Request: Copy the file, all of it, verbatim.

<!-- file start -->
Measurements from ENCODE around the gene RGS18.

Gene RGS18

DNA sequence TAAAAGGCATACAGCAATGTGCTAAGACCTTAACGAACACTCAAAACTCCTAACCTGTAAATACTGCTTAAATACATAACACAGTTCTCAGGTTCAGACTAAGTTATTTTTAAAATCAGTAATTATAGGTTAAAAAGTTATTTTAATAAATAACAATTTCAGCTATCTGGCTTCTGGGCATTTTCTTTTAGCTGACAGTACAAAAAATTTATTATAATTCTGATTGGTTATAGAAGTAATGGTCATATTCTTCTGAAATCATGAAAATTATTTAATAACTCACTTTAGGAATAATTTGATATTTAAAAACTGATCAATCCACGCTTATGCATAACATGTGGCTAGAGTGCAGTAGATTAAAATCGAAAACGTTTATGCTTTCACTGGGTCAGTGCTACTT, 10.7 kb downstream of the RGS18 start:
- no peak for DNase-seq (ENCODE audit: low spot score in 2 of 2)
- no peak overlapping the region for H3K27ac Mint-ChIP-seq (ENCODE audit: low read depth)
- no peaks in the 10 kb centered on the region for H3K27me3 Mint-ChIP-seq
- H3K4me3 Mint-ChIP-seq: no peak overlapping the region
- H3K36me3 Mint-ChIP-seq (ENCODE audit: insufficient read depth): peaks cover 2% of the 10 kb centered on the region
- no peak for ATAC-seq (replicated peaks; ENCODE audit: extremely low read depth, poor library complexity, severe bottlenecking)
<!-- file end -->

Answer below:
Measurements from ENCODE around the gene RGS18.

Gene RGS18

DNA sequence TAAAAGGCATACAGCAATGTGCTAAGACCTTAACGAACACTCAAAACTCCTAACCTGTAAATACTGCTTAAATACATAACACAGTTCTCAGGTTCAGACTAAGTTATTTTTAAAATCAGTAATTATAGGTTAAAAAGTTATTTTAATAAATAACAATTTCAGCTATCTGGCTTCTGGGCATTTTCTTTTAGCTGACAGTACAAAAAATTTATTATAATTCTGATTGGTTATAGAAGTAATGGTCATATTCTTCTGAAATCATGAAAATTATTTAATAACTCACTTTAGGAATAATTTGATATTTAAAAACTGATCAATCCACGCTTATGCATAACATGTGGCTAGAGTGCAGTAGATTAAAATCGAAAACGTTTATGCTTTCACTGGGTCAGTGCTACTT, 10.7 kb downstream of the RGS18 start:
- no peak for DNase-seq (ENCODE audit: low spot score in 2 of 2)
- no peak overlapping the region for H3K27ac Mint-ChIP-seq (ENCODE audit: low read depth)
- no peaks in the 10 kb centered on the region for H3K27me3 Mint-ChIP-seq
- H3K4me3 Mint-ChIP-seq: no peak overlapping the region
- H3K36me3 Mint-ChIP-seq (ENCODE audit: insufficient read depth): peaks cover 2% of the 10 kb centered on the region
- no peak for ATAC-seq (replicated peaks; ENCODE audit: extremely low read depth, poor library complexity, severe bottlenecking)